An Antidote to Digital Dehumanization? Live Theater

An award-winning playwright argues that the in-the-moment interplay between actors and audience can help us cope with an increasingly virtual world. BY AYAD AKHTAR via www.nytimes.com I recently learned that a group of neuroscientists have discovered that watching live theater can synchronize the heartbeats of an audience. One of the researchers put it this way: “Experiencing the live theater performance was extraordinary enough to overcome group differences and produce a common physiological experience.” The living presence of the audience is what strikes me as so singular about the theater, why I love working in the theater so much and why I believe in the particular importance of our beloved form right now. But first, let me say: I am not hopeful about where we are as a nation — as a sp...

3 Musical Theatre Writers win $100,000 Kleban Prize

BY: PETER LIBBEY via www.nytimes.com In his will, Edward Kleban, the Tony Award-winning lyricist of “A Chorus Line,” made provisions to underwrite two cash prizes for musical theater writers whose work shows great potential: one to a lyricist and one to a librettist. This year, however, there are three winners of the Kleban Prize, each of whom will receive $100,000, payable over two years. Alan Schmuckler and Amanda Yesnowitz were given the lyricist prize, while Christian Duhamel is the recipient of this year’s librettist award. Mr. Schmuckler wrote, along with Michael Mahler, the music and lyrics of “Diary of Wimpy Kid: The Musical,” which premiered at the Children’s Theater Company in Minneapolis in 2016. Ms. Yesnowitz wrote the lyrics for “Somewhere in Time,” a 2013 musical adaptation o...

How “SpongeBob SquarePants” Writer Kyle Jarrow Found the Story for the Stage

BY: BETHANY RICKWALD via www.theatremania.com There’s nothing quite like the world of Bikini Bottom that’s currently bubbling to life onstage at Broadway’s Palace Theatre — including the Bikini Bottom that’s been delighting television audiences since 1999. “There was the process of getting the SpongeBob world and then there was the process of getting our SpongeBob world and it’s not exactly the same,” said book writer Kyle Jarrow. “Figuring out ‘What is our stage version of that tone and that pace and that energy?’, that took a while — that took a couple years.” For Nickelodeon, the trick was in finding the right SpongeBob guy to partner with director Tina Landau in breathing a breath of fresh sea water into the suboceanic w...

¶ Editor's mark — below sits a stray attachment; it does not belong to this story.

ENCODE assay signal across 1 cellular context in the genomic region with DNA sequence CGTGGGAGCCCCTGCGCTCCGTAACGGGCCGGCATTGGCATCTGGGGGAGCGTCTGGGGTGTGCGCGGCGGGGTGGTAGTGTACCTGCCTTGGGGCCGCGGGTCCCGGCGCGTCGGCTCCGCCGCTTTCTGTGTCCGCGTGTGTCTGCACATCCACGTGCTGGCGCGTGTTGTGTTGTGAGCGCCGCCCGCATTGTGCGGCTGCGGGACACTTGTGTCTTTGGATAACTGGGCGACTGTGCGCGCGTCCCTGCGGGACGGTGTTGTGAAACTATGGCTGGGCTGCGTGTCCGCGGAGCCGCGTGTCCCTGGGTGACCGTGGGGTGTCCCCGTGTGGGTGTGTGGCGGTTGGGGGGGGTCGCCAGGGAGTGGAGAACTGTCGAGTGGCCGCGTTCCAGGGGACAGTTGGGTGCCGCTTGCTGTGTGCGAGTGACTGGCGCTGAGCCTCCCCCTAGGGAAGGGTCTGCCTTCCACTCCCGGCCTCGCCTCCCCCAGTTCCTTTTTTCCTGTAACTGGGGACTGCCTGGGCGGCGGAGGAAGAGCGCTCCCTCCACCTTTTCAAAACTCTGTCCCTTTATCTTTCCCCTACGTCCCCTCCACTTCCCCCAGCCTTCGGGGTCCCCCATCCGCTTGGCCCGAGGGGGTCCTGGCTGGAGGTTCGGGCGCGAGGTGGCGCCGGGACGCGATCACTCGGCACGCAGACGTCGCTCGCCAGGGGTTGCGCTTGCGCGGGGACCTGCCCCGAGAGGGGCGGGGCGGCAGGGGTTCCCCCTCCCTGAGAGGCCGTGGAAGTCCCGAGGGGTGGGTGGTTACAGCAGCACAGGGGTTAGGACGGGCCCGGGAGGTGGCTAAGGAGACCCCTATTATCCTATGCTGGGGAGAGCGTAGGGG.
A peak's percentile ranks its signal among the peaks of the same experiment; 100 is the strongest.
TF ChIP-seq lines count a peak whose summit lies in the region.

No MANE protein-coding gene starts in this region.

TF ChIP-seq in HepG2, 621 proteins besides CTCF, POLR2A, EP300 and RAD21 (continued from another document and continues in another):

You Can Believe This Play’s a Disaster

The authentic farce of The Play That Goes Wrong —By JOSH AUSTIN According to Mark Bell, farce is a high theatrical art. And he should know: As the director of The Play That Goes Wrong – a raucous new Broadway comedy – he spends his days treating the genre with the respect it deserves.                                                                                               “What we’re doing is what I call ‘clown,'” says Bell. “Which, I don’t mean ‘circus clown.’ It’s about character comedy. The first thing we’ve done is we’ve found the characters: Who are the people doing this? And their job, really, is to be a slightly exaggerated reflection of who we are as real people.” The play-within-a-play, which i...